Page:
A Myrtle Creek man will face a new trial after a second trial for the 2013 murder of a Tri City man resulted in a second mistrial Thursday, adding another twist to the complicated case.
Closing arguments were expected Thursday afternoon in the second trial for William Christopher Aguayo, Myrtle Creek. Judge William Marshall declared a mistrial after it was discovered that there had been inappropriate contact with a juror.
Deputy District Attorney Steve Hoddle and Aguayo defense attorney Don Scales will meet Monday morning in Marshall’s courtroom to determine a date for the new trial. A new jury will have to be selected once again.
The decision by Marshall comes a year-and-a-half after a Douglas County jury voted 11-1 to convict Aguayo on a charge of murder, a verdict which was overturned after a mistrial was declared.
Aguayo was 21 when he was arrested in connection with the death of William Bruton, 57, during the alleged murder, robbery and burglary at Bruton’s home on Ulam Lane in Tri City in October 2013.
Douglas County Circuit Court Judge Randy Garrison declared a mistrial after the jurors couldn’t reach a unanimous decision on the murder charge, although Aguayo was convicted of first degree burglary and second degree robbery charges.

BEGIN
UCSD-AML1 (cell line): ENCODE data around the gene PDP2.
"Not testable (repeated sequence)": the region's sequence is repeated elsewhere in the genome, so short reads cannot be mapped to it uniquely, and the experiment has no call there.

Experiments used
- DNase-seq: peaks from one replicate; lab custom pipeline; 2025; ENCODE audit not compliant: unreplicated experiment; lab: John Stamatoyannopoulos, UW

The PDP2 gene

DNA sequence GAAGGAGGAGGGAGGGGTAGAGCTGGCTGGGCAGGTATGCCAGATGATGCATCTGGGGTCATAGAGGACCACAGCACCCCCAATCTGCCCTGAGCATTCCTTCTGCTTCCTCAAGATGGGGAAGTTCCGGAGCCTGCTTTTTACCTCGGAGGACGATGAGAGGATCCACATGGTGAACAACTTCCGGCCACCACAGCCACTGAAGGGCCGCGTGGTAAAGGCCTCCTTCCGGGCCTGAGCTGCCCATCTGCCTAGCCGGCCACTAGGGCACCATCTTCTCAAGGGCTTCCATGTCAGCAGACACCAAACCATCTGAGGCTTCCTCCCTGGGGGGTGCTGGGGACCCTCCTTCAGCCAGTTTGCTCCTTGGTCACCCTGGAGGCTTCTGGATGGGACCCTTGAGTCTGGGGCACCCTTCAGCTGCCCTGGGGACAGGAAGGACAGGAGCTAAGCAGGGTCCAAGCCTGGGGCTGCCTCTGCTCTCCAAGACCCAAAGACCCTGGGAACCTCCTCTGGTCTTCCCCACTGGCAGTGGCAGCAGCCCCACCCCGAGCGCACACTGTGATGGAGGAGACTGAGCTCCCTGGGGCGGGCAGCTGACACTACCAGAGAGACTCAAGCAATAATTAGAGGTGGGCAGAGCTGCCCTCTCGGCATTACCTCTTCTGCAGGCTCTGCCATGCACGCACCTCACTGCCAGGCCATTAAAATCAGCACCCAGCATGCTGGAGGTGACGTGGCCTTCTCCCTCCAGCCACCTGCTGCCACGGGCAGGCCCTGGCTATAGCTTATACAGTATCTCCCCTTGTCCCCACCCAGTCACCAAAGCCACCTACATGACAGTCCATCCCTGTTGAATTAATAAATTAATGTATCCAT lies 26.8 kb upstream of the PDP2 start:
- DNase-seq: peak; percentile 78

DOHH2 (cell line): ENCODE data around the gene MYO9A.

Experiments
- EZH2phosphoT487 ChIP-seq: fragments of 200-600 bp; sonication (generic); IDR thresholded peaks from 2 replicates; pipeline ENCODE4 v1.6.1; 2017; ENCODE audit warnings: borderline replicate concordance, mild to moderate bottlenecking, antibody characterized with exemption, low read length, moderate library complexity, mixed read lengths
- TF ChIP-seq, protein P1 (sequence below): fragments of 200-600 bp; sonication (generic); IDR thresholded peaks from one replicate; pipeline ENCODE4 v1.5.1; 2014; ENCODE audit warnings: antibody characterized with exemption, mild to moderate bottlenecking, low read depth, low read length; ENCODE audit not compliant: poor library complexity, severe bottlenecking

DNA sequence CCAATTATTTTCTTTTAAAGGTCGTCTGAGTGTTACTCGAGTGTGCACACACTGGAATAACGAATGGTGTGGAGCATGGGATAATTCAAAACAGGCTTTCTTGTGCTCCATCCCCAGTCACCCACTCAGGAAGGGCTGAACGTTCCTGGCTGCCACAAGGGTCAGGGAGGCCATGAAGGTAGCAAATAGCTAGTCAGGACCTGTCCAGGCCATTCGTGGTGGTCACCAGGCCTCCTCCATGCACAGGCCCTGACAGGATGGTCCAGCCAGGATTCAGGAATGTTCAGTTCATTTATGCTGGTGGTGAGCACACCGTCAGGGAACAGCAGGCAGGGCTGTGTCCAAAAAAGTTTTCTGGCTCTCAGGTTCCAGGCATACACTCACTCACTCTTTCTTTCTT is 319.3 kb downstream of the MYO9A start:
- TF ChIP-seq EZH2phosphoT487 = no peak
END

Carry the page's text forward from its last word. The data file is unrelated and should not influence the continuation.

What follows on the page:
Hoddle, the prosecutor during the first trial, asked Garrison at the time to accept the jury’s 11-1 verdict as guilty instead of declaring a hung jury. Garrison decided to declare a mistrial and the case was set for a new trial.
The Constitution requires a unanimous verdict to find a defendant guilty of first-degree murder, but Oregon doesn’t have such a charge. In Oregon, the charge is either aggravated murder or murder and Aguayo was accused of aggravated murder, which Hoddle argued does not require the unanimous verdict.
Judge Garrison has since retired and Judge Marshall is presiding over the case.